Thursday, December 08, 2005

Our Principal Duties

Epictetus usually prefers to speak in terms of the roles ( prosopa, personae) we should adopt—spouse, parent, citizen, etc—but occasionally he reverts to a more traditional Stoic idiom and speaks of our duties ( kathekonta). Thus at Discourses III. 7. 25 he says

With man it is not his material being that we should honor, his bits of flesh, but principal duties. What are these? To engage in public affairs, to marry, to have children, to worship God, to take care of our parents,…

The question I keep asking in these pages is how we going to do these things without resources and, in particular, money? How will we take care of our parents and family, how will we support our church and community, if we lack the material means to do so? With words? And if we need externals like money to fulfill our duties, isn’t it also our duty to assiduously pursue these things?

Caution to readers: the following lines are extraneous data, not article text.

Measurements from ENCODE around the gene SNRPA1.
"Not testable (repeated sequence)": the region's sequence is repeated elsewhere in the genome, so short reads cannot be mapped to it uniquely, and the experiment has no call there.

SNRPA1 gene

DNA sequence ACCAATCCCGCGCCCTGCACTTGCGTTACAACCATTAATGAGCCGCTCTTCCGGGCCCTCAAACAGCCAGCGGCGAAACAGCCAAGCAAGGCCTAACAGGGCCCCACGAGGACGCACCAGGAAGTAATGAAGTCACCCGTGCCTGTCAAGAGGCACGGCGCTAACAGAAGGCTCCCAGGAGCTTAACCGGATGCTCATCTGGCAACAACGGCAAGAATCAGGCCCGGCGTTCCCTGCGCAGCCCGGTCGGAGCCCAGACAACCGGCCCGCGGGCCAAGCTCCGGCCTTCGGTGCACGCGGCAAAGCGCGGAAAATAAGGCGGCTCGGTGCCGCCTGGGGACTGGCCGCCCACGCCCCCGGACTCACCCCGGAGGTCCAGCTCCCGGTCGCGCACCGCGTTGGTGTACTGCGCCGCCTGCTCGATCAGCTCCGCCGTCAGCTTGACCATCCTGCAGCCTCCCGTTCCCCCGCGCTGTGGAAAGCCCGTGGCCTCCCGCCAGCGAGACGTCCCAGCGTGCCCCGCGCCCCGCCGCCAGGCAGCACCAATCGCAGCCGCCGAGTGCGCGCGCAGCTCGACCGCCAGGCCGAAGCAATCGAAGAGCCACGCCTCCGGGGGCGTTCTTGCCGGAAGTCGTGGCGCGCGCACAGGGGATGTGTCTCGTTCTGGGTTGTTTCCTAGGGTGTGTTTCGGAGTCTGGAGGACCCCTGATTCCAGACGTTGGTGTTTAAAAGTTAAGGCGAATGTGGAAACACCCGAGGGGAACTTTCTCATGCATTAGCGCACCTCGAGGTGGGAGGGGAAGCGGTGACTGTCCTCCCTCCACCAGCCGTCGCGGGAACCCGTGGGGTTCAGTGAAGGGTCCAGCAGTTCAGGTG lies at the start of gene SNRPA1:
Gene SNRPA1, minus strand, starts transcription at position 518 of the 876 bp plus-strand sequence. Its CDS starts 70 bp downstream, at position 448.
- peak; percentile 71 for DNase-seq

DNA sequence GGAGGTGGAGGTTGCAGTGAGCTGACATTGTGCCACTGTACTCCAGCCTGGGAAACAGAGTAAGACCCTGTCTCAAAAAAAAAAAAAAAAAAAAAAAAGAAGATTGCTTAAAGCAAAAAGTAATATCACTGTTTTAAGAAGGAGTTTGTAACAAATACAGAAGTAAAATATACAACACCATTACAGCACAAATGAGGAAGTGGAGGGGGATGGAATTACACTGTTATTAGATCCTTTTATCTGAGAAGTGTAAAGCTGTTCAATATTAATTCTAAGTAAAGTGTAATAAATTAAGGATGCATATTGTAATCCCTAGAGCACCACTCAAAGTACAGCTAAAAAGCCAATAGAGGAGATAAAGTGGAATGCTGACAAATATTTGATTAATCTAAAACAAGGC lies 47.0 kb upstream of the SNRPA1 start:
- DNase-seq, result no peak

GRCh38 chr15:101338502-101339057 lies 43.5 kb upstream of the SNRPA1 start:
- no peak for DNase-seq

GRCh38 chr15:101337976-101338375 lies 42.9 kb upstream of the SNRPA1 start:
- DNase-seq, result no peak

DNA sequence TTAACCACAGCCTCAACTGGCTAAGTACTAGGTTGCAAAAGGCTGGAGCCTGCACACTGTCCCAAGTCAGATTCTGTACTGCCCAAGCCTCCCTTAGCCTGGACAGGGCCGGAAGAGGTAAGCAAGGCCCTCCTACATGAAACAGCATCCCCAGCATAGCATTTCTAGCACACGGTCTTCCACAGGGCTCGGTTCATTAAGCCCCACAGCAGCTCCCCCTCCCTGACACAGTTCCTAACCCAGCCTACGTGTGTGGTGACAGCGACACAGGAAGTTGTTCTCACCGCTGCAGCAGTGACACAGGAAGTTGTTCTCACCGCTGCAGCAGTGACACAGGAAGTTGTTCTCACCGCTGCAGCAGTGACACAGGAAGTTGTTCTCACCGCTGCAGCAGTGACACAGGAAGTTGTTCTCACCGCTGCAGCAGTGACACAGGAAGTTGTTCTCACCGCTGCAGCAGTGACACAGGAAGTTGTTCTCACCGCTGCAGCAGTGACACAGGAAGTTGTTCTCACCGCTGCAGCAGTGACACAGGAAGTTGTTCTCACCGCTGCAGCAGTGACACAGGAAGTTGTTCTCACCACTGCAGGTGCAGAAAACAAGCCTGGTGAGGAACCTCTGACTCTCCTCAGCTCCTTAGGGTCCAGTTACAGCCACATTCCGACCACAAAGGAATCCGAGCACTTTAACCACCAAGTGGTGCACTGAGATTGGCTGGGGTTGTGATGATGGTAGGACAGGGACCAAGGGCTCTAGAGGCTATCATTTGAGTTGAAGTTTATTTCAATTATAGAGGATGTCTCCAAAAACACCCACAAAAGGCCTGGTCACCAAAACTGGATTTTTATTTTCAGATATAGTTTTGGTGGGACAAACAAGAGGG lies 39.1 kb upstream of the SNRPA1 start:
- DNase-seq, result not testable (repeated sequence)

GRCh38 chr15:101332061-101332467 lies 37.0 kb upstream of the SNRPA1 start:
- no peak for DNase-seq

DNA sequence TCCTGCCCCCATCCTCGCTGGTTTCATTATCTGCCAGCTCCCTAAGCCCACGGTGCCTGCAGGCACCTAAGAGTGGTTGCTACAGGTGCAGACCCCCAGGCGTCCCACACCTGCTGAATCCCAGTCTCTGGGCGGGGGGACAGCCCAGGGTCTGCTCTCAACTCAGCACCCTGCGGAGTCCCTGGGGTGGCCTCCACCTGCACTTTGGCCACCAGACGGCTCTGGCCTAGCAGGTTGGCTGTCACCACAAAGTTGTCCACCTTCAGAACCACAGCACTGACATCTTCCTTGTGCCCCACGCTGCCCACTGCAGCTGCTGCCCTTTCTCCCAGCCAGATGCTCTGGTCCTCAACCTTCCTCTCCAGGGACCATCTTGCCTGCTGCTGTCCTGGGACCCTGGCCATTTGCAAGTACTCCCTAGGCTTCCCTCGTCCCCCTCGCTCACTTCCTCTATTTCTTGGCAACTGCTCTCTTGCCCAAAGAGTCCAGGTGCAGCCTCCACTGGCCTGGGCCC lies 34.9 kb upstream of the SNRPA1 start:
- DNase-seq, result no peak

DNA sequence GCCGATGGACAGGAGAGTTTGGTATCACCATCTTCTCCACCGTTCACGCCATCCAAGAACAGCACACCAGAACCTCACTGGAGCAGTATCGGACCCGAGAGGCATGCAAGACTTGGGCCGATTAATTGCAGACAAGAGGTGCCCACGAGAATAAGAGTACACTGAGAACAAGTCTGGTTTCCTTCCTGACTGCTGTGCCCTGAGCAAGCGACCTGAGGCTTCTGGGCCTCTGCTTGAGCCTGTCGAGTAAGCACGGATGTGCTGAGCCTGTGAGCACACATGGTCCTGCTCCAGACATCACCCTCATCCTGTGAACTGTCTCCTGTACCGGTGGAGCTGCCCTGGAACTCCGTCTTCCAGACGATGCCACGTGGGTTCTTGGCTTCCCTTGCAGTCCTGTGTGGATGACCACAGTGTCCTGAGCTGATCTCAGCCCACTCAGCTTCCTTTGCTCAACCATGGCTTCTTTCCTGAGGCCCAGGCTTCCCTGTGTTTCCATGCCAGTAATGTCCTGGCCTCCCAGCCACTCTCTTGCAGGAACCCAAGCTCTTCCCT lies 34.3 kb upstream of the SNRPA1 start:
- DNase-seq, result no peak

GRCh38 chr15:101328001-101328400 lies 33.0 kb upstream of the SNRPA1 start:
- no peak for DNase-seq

It is one thing if you aspire to the life of a hermit or a street person. Then you can consistently denounce the pursuit of externals as a waste of time. And you will have plenty of time to do so! It is another if you are trying to live a responsible and worthwhile life. The pursuit of externals is at the heart of such a life. How can the philosophers urge us to neglect externals and yet hold that it is our duty to pursue a life that requires externals? Someone please explain this to me.


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